In 1946, twenty-six-year-old Bridget Dolan walked up the path to the front door of the Tuam Mother and Baby Home. Alone and pregnant, she was following in the footsteps of more than a century’s worth of lost souls. Shunned by society for her sins and offered no comfort for her pain, Bridget gave birth to a boy, John, who died at the home in a horrendous state of neglect less than two years later. Her second child was once again delivered into the care of the nuns and was taken from her, never to be seen or heard from again.
She would go on to marry a wonderful man and have a daughter, Anna Corrigan, but it was only after Bridget’s death that Anna discovered she had two brothers her mother had never spoken about. In the aftermath of the explosive revelations that the remains of 796 babies had been found in a septic tank on the site of the Tuam Mother and Baby Home, she became compelled to try and find out if her baby brothers’ remains were among them.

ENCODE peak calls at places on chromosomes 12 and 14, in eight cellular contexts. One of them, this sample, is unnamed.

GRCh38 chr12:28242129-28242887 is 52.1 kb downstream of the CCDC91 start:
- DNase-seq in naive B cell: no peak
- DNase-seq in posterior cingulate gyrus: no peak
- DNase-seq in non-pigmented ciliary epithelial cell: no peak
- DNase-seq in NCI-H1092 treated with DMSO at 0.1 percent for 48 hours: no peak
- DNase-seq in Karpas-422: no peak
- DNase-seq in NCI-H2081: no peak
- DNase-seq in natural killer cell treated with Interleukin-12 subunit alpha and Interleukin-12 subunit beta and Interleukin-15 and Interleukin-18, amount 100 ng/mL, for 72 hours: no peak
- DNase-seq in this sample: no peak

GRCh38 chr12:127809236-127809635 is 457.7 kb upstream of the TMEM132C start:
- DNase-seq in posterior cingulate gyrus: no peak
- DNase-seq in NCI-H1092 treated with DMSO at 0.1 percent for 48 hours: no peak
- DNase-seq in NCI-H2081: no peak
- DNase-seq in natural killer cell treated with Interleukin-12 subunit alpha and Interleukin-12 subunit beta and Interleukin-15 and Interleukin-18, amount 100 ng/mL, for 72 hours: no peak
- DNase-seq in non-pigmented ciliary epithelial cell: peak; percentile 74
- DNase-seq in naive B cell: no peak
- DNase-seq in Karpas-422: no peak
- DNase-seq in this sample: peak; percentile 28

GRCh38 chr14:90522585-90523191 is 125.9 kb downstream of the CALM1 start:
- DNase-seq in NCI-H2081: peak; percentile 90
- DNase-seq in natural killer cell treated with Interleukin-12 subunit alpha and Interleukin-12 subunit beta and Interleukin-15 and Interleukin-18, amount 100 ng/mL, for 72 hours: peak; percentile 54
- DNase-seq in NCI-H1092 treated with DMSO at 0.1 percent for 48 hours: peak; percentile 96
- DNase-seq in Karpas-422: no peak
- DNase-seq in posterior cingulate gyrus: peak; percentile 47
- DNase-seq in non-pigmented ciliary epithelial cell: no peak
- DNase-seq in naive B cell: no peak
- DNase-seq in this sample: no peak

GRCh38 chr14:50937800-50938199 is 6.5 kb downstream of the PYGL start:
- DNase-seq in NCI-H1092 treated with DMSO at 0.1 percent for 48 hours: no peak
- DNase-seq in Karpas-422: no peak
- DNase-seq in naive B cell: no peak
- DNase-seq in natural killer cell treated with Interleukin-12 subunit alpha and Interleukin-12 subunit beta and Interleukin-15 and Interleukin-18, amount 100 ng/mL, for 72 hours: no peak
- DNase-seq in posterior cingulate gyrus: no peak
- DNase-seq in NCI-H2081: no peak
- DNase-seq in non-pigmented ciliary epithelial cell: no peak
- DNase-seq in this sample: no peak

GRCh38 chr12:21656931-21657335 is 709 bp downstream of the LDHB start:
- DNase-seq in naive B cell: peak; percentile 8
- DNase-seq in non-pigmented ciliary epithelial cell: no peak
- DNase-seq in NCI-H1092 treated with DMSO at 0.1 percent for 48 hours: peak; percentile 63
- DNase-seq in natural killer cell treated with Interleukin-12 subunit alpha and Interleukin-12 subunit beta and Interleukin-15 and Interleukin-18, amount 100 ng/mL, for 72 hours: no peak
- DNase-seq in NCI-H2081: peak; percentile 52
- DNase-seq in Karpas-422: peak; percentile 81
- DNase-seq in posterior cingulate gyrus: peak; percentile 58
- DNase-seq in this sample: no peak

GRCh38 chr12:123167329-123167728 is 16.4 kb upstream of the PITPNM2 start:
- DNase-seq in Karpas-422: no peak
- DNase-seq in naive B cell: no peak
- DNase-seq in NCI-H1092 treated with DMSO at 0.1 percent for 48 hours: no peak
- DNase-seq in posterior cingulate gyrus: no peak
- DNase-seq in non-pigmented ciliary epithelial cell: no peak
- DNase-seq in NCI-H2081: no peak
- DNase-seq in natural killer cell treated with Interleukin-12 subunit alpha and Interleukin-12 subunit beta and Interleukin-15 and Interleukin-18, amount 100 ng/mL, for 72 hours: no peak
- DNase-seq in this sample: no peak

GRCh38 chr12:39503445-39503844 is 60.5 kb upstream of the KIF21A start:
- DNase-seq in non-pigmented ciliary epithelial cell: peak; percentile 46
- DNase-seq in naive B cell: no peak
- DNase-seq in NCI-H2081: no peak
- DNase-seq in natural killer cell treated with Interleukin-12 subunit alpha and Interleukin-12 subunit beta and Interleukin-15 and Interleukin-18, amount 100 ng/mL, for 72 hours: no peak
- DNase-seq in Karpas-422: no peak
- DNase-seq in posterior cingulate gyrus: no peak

Here, Anna and Alison O’Reilly piece together the erased chapter of the life of Bridget Dolan and her forgotten sons, reminding us that we must never forget what was done to the women and children of the Tuam Mother and Baby Home.
Customer ReviewsSee All
A riveting read from start to finish. The book gives a voice to people who never had a voice in Ireland’s past and shows that a nation for all of Irelands children did not exist for everyone. It sheds a light on a shameful period of the Irish states existence. The book is well written and the sense of helplessness and despair felt by the women in the homes and life after comes through. A must read for anyone interested in Irish history and current affairs of Ireland.